Reply
  5. Jill Kelley
    Jill Kelley says:

    After seeing the movie “Bucket List,” I took time to contemplate my own. The first thing that came to my mind was this: 1) Travel to Africa. Why? Not because this is my first choice of places to visit, but because I wanted to conquer one of my greatest fears. And when I probed into my fears, the huge continent of Africa immediately popped up. (I get nervous, nauseous, and sweaty palms just thinking about it.) Everything about Africa seems huge, foreign, scary, and prodigiously intimidating. For years, I’ve walked with this concern about how I would ever be able to tend to this “top-bucket” item. Until most recently … when I first went to Martha’s website and saw the giraffe with information about a trip to Africa. My eyes nearly popped out of their sockets! “Maybe I’m supposed to go with Martha!” was my initial thought. In many ways, I think this is the ONLY way I’d go to Africa! So, this #1 bucket item has now moved to my list of long-term goals. Someday … Martha … someday I’m going to join you, and I’ll be shaking in my boots while simultaneously taking comfort in knowing that I’ll be with you.

    Reply
  6. Wendy Haxton
    Wendy Haxton says:

    I think this is a lovely idea and I believed in it until I tried it. I had had a lot of financial problems which resulted in me having to sell my home and move alone to another part of the country where I could still afford to buy a cheaper house. I decided to rent a flat and to buy a house to restore and sell on (something of which I have a lot of experience by the way) and do that a few times to get back on my feet. Despite being scared, I concentrated on my relief at moving on and was really upbeat and positive. I managed to end up with every crooked builder, plumber, electrician, etc. in Yorkshire (I’m in England) and on top of that I had a large sum of money which I had invested, stolen, as the Company Directors turned out to be crooks. I am now living in the little house I bought to do up, despite endless efforts, I hardly know anyone, because it seems to me that people don’t want to get to know you when you are older (I’m now 61 – been here three years) and I am unable to get a job despite having applied for over 2000. I am living on benefits because the Government has put back pensions for people of 60 by two years, and I have spent all my money on living expenses for the past three years and I might as well have stayed where I was. Bright spots are a lovely thought, but they don’t work.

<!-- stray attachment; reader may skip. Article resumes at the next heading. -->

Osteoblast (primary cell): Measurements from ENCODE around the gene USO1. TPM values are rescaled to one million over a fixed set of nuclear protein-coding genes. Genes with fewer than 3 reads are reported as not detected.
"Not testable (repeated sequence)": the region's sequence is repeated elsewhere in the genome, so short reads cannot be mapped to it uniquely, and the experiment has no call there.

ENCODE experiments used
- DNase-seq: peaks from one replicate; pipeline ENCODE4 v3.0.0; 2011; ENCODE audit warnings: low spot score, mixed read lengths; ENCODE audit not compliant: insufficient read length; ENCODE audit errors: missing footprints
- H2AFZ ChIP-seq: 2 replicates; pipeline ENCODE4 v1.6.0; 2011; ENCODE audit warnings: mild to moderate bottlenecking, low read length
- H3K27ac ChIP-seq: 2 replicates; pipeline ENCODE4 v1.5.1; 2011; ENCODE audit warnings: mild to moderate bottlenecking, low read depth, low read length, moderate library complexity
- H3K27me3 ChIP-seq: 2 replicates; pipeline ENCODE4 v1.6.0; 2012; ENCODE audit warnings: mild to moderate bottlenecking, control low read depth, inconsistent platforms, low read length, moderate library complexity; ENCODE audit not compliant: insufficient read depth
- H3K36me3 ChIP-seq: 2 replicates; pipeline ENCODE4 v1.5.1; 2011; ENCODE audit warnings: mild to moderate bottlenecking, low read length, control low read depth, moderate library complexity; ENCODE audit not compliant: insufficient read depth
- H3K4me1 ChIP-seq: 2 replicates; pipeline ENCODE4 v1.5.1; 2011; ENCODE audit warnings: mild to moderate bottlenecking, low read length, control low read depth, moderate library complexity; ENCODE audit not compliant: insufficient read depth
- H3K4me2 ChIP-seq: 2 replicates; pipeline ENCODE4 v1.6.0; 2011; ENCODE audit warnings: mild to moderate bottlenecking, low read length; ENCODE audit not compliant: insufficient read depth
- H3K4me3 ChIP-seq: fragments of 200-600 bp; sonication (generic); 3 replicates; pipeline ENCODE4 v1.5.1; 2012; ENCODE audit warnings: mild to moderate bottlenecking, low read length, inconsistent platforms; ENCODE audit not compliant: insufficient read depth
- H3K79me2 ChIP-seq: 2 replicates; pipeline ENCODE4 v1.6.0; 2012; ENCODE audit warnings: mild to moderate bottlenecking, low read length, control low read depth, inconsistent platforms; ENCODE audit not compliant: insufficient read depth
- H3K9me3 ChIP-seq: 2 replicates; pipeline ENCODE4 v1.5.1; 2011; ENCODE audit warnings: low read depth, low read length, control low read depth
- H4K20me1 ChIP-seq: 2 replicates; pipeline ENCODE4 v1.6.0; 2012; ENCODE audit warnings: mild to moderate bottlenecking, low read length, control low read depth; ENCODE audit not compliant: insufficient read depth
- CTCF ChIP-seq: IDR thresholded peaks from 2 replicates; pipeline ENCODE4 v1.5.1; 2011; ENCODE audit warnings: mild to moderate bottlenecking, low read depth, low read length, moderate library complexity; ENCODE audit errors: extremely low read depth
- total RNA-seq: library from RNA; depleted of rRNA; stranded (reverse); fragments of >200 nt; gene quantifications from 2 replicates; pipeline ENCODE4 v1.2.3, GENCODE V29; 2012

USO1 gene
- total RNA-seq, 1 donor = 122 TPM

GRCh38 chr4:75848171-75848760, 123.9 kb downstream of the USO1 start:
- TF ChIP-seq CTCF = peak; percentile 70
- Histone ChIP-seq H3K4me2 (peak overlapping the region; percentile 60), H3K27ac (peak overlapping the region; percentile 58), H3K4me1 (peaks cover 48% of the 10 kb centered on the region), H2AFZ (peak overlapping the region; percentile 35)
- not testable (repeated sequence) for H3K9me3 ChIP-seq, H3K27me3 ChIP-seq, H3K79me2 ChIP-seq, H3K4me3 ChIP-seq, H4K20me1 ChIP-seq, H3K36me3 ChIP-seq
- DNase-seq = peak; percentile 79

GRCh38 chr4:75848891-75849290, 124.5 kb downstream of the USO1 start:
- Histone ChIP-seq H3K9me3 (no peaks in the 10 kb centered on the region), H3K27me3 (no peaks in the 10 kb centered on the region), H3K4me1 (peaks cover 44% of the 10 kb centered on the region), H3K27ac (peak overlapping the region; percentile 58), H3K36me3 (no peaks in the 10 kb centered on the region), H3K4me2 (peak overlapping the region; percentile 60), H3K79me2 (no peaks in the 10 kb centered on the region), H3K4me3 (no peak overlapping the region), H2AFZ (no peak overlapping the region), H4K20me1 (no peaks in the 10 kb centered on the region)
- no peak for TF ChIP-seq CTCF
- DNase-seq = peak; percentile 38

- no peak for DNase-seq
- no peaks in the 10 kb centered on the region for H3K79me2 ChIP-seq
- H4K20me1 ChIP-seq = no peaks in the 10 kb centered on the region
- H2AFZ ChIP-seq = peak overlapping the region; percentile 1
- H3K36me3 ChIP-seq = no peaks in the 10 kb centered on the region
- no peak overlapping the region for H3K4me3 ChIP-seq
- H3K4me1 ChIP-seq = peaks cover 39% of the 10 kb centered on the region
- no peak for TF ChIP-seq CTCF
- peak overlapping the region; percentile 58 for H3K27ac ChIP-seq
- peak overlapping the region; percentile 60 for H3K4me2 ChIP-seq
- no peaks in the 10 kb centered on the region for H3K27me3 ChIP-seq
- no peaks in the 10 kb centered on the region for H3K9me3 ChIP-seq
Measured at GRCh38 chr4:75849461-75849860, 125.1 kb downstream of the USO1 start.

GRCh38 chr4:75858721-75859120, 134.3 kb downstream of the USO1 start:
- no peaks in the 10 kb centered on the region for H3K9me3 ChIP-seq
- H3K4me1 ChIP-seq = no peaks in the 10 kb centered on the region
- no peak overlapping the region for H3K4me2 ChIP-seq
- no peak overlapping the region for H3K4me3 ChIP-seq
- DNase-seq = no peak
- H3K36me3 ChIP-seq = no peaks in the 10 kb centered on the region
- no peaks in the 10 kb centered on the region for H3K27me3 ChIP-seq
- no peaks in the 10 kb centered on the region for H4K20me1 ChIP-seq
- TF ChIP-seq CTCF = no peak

Reply
  7. Debbie Kienle
    Debbie Kienle says:

    Hi there,

    I was asked by someone the other day why on earth I would want to go back to South Africa?

    I love my country and it’s people passionately! Oh sure, there are some people who spoil it for the rest (look at the minority that implemented Apartheid), and every country has it’s issues – look at the USA now with closing the White House – Eish! Those poor tourists who saved to see the Empire Estate Building or any other attraction of park must be absolutely furious at this stage!

    I like to focus on the beautiful country that we have, the friendly people who nearly always welcome you with a smile, a rainbow nation of people who are a lot more tolerant and less judgemental than most other nations because of our past.

    And, for all the above reasons I will go back and make sure that we move forward along this positive path and make my vote count!

    See you in South Africa in 2014

    Abrazos
    Debbie

    Reply
  8. Lois Campbell
    Lois Campbell says:

    I just “happened” to buy Wild New World from audible on a. Special. You’re new to me but I am a team member with chronic pain and it’s been a godsend to be given hope. Thank you so much.